October 18, 2022

Amputee Action Item: Medicare Coverage for Power Wheelchairs

Source: Amplitude


Among the many absurdities in the US system of health insurance, the rules that govern what is and isn’t “medically necessary” stand out. Advanced prosthetic limbs that support balance, mobility, independence, and mental health don’t fit the definition. Neither do many power wheelchairs that provide the same benefits.

In the last couple of years, the Amputee Coalition, other disability advocates, and Congressional allies have made serious progress toward overturning some of these nonsensical rules. The latest is an effort to get advanced power-wheelchair technology classified as a covered benefit under Medicare. Earlier this year, the Centers for Medicare and Medicaid Services (CMS) opened a process to modify coverage definitions for wheelchair seat-elevation systems. However, the CMS omitted power standing systems from consideration.

Now a bloc of nearly 100 advocacy organizations for people with disabilities, backed by a bipartisan group of 22 US senators led by Tammy Duckworth (the only amputee currently serving in the Senate), is lobbying CMS to correct that mistake—and you can help make it happen.

The 22 senators sent CMS a formal request last week to expand its coverage analysis to include power standing systems. “We believe the medical evidence is clear that both power seating elevation systems and power standing systems are significantly medically beneficial for patients in need,” they wrote in their letter. Meanwhile, the Independence Through Enhancement of Medicare and Medicaid (ITEM) coalition has established a website to elevate the voices of amputees and other members of the disability community. “Public support from wheelchair users, physicians, other health care providers, caregivers, and organizations is critical to secure affirmative coverage,” notes the Amputee Coalition, which sits on ITEM’s Steering Committee.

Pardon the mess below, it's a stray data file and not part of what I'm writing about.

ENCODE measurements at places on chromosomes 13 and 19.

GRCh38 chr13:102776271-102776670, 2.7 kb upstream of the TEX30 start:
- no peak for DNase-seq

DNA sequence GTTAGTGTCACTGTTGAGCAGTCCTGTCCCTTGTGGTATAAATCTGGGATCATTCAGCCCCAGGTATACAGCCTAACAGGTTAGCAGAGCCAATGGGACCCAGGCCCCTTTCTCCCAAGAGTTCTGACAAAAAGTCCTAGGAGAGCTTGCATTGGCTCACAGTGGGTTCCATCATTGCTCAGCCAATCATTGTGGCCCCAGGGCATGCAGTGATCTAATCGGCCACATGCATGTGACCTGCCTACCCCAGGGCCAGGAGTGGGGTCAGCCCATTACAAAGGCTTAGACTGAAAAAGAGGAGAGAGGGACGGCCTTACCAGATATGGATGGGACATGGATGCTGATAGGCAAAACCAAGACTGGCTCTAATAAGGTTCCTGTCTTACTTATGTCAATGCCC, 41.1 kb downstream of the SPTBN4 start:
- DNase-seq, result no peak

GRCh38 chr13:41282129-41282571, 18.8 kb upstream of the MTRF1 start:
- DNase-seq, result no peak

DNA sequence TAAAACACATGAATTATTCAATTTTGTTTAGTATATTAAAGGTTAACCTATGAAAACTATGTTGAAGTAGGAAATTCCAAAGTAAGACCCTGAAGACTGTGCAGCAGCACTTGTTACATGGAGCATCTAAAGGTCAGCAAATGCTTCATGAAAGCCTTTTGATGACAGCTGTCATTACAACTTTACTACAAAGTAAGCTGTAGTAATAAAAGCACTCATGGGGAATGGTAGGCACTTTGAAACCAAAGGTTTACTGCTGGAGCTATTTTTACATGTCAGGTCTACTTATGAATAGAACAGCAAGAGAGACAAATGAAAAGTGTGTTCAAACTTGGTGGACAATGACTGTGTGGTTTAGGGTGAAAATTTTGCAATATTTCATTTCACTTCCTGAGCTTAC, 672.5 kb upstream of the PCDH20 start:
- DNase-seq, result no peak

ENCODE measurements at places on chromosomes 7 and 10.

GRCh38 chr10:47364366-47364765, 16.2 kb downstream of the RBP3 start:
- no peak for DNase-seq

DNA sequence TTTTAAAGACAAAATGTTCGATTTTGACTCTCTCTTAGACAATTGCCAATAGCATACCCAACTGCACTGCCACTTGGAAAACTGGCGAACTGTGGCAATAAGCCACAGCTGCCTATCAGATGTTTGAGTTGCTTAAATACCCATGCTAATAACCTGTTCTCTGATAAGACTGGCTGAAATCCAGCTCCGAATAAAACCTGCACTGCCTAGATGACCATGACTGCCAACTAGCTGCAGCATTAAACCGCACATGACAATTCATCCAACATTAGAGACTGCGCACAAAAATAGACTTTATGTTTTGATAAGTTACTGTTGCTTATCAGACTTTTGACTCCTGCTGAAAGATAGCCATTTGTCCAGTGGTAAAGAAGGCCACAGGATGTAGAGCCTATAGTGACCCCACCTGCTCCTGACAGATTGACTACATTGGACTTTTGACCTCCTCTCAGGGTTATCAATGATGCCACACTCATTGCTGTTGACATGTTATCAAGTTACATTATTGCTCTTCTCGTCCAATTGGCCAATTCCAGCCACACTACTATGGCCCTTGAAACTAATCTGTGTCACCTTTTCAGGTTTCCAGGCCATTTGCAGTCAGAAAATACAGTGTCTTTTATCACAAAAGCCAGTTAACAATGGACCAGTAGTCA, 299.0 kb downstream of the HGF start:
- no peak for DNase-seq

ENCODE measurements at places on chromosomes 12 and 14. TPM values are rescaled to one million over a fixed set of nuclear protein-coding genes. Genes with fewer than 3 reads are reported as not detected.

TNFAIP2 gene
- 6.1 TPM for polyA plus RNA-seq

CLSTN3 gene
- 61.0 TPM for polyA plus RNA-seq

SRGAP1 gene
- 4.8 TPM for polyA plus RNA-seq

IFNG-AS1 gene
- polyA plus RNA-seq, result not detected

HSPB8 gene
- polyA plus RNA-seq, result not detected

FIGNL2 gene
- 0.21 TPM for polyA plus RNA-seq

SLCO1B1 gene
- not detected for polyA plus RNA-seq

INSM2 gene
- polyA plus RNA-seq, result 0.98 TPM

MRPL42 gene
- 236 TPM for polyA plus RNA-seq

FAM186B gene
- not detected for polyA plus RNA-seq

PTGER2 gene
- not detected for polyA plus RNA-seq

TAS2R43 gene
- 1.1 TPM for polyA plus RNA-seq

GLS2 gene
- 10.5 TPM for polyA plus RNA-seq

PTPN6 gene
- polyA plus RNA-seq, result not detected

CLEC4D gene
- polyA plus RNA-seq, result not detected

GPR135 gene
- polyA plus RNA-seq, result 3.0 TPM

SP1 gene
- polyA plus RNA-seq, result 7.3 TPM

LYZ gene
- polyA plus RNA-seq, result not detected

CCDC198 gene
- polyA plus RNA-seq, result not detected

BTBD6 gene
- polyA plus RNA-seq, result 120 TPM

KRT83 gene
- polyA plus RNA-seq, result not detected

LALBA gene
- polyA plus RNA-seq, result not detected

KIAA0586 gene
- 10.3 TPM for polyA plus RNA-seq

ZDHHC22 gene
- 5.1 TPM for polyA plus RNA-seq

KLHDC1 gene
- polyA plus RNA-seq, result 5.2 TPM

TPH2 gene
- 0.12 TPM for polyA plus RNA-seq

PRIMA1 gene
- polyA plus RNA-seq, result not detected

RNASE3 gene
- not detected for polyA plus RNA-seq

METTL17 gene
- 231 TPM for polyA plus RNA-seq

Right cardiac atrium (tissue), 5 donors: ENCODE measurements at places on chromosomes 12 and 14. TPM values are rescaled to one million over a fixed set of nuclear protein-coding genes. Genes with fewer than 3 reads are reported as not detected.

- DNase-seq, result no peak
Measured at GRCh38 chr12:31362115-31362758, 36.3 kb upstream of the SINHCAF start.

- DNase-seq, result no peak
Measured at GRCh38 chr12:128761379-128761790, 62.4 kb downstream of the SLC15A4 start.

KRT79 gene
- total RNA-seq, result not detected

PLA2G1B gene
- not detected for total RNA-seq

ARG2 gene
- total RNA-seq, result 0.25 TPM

Achieving these changes will require a lot of shoulders behind the boulder. To add yours, log on at rise4access.org, where you can sign petitions, connect with other advocates, and receive updates about future initiatives.